Beethoven: The Relentless Revolutionary (Hardcover)
A fascinating and in-depth exploration of how the Enlightenment, the French Revolution, and Napoleon shaped Beethoven’s political ideals and inspired his groundbreaking compositions.
Beethoven imbibed Enlightenment and revolutionary ideas in his hometown of Bonn, where they were fervently discussed in cafés and at the university. Moving to Vienna at the age of twenty-one to study with Haydn, he gained renown as a brilliant pianist and innovative composer. In that conservative city, capital of the Hapsburg empire, authorities were ever watchful to curtail and punish overt displays of radical political views. Nevertheless, Beethoven avidly followed the meteoric rise of Napoleon.
As Napoleon had made strides to liberate Europe from aristocratic oppression, so Beethoven desired to liberate humankind through music. He went beyond the musical forms of Haydn and Mozart, notably in the Eroica Symphony and his opera Fidelio, both inspired by the French Revolution and Napoleon.
John Clubbe illuminates Beethoven as a lifelong revolutionary through his compositions, portraits, and writings, and by setting him alongside major cultural figures of the time—among them Schiller, Goethe, Byron, Chateaubriand, and Goya.
About the Author
John Clubbe, who holds three degrees from Columbia University, taught chiefly at Duke and the University of Kentucky. He has written books on nineteenth-century cultural history and numerous essays, primarily on Byron, Beethoven, and Napoleon. In Santa Fe, New Mexico, where he now lives, he has given pre-concert lectures for the Santa Fe Pro Musica and the Santa Fe Symphony.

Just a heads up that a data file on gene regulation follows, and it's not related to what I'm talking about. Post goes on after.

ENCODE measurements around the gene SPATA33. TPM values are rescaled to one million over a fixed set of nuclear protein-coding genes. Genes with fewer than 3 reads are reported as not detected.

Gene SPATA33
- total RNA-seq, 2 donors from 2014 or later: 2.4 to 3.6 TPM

A thoughtful cultural history that takes into account the times in which Beethoven lived and worked—and they were times of revolution.
— Tim Page - Washington Post
A thorough account of Beethoven’s inspirations, collaborators, and his turbulent times.
— Emily Bootle - New Statesman
This astute biography will appeal most to classical music fans, as well as those interested in the history of Enlightenment and revolutionary thinking in late 18th-century Europe.
— Publishers Weekly
Using historical, artistic, and literary sources in new ways, John Clubbe illuminates Beethoven’s political identity, particularly his attitude toward Napoleon. This vivid and passionate book will help anyone who cares about Beethoven’s music to understand the beliefs he had to hide from the Austrian authorities.
— Peter Pesic, author of Polyphonic Minds, and director of the Science Institute and musician-in-residence at St. John’s College in Santa Fe, New Mexico
In astonishing detail and breadth, Clubbe has—after a lifetime of study devoted to Beethoven and Napoleon—created a political biography of the composer that is unique and compelling. It has the potential to reshape our image of Beethoven as it reframes his works within the context of the revolutions and revolutionary figures the composer knew from his earliest days in Bonn. While focusing on the composer’s fascination with Napoleon, Clubbe vividly brings the entire era to life, weaving reformers, revolutionary ideals and literature, censorship and repression, and the ultimate failure of the grand revolutionary experiments into one rich fabric.
— Dr. William Meredith, emeritus director of the Beethoven Center, San Jose State University